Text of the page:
• Retrofitting playgrounds to capture storm water can bring more green space to the playgrounds and parks instead of impermeable concrete.
  • Upgrading the Red and Purple lines of the L train. Improvements would allow more people to use public transportation to reach “work areas” and places of mass employment.
Urban playground
Bright Horizons playground

There are organizations today that are working together on these goals. One of them, Connected Chicago,  believes strong neighborhoods, robust infrastructure and prepared communities working together will help Chicago be more sustainable and is the ideal way of improving the city.

100 Resilient Cities

Urbanization is growing on a global level, which is leading to new issues with resilience. Likewise, the importance of cities becoming more resilient is increasing because of the rise of urbanization.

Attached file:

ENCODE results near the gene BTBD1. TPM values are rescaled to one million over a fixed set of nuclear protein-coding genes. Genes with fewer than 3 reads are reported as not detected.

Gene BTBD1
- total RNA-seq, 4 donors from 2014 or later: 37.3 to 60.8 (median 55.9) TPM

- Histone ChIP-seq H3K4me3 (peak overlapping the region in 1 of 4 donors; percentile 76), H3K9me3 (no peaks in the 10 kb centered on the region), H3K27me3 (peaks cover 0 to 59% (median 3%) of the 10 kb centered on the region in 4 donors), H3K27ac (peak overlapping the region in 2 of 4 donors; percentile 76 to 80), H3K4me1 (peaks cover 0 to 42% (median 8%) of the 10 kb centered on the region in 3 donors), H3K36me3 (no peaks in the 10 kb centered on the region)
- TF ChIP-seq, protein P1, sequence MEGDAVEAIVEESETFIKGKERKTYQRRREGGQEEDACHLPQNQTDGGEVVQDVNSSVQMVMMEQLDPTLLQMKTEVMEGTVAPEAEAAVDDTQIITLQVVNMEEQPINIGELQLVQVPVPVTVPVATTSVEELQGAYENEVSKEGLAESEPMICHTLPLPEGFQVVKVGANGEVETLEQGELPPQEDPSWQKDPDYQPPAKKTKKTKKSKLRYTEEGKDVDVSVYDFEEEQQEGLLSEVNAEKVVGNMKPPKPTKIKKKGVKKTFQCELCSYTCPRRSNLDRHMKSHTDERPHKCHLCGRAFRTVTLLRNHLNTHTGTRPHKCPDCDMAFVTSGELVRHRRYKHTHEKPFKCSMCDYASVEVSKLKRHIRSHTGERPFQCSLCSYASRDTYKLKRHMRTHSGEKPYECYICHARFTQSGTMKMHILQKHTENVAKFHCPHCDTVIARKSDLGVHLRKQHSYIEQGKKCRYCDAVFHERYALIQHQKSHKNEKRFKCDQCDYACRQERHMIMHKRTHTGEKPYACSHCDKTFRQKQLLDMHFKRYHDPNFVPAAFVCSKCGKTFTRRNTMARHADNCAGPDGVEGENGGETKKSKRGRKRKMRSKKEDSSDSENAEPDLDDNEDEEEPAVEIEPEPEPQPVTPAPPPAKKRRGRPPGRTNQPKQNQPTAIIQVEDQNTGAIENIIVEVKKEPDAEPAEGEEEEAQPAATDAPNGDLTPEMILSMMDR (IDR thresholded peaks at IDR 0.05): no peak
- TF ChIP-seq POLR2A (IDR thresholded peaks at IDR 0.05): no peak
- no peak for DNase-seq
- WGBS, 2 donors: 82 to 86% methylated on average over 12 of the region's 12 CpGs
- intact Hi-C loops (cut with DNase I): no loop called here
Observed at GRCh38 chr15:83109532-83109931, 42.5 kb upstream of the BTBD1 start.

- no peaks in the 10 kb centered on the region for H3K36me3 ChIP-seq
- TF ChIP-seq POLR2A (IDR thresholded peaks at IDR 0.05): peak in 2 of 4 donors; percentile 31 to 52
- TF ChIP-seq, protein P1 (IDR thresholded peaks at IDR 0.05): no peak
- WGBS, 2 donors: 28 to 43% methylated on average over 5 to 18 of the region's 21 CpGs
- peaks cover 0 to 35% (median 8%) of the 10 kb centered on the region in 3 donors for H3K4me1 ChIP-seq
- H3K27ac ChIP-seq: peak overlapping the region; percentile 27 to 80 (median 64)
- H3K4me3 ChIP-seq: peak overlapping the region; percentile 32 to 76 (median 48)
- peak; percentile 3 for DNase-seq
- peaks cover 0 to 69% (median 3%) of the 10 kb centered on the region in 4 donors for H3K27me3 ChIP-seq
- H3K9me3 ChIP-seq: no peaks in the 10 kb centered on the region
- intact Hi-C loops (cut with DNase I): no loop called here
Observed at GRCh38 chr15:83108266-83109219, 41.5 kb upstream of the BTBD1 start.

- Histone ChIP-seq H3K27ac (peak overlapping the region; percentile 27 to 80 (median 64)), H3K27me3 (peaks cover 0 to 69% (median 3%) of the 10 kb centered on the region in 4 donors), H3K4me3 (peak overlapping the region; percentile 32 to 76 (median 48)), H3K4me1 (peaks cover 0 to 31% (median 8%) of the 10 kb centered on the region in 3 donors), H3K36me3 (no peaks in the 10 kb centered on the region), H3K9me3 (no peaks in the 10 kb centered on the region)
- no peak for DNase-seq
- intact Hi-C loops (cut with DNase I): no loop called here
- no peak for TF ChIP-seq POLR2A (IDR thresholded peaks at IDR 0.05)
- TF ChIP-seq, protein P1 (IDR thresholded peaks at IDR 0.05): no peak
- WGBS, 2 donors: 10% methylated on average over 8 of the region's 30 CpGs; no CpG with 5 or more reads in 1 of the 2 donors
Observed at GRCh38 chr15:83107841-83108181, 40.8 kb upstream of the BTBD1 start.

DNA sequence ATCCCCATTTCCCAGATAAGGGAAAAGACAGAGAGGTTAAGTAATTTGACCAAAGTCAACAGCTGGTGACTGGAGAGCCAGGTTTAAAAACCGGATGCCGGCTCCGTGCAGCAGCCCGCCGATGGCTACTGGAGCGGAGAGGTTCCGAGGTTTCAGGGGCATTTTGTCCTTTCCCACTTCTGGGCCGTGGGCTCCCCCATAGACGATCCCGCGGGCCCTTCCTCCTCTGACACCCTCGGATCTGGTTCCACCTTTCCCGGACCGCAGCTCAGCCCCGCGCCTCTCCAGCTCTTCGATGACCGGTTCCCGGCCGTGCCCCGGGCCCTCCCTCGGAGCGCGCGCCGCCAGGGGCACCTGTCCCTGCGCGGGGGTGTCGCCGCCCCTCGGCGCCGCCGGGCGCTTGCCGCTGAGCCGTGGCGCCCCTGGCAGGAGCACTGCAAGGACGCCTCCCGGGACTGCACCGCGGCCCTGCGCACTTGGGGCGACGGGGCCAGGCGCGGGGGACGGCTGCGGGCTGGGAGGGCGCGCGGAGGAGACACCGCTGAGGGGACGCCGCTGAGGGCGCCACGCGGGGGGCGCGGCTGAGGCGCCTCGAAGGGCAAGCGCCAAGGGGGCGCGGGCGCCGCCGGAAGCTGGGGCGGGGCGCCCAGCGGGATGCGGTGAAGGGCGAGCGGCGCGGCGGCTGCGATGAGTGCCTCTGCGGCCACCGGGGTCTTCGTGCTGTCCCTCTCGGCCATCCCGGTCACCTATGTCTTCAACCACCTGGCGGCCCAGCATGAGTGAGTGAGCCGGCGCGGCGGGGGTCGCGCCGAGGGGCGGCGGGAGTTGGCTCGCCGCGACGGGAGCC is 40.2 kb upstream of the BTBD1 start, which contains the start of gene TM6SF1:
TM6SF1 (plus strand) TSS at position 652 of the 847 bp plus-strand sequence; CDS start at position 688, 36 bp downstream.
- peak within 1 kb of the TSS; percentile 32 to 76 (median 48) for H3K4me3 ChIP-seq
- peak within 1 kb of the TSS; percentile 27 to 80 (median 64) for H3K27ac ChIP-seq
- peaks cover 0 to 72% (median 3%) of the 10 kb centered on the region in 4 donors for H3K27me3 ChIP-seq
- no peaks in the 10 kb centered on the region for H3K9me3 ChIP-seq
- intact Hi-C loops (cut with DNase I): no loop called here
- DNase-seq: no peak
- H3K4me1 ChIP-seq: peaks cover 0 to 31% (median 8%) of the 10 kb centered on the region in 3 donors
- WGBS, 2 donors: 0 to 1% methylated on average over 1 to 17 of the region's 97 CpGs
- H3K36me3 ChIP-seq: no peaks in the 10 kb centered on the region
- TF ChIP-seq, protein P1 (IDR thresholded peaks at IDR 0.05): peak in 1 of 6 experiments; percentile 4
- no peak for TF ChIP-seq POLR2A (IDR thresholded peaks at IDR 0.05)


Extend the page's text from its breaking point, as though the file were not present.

Urban resilience is the ability for cities to grow, adapt, and survive amid the stressors and acute shock the city experiences. Learning how to predict and understand the trends in individual cities will improve our ability to withstand future events and bounce back. When a city gains an understanding of these different factors, it will be better able to adapt and thrive instead of being crippled by damage.

To be effective, each city must respond based on the factors that are affecting them individually. Many American cities have implemented programs to become more resilient, and each is making improvements that will help that city on an individual basis. Out of the list of 100 Resilient Cities, 23 are in the United States, including Chicago.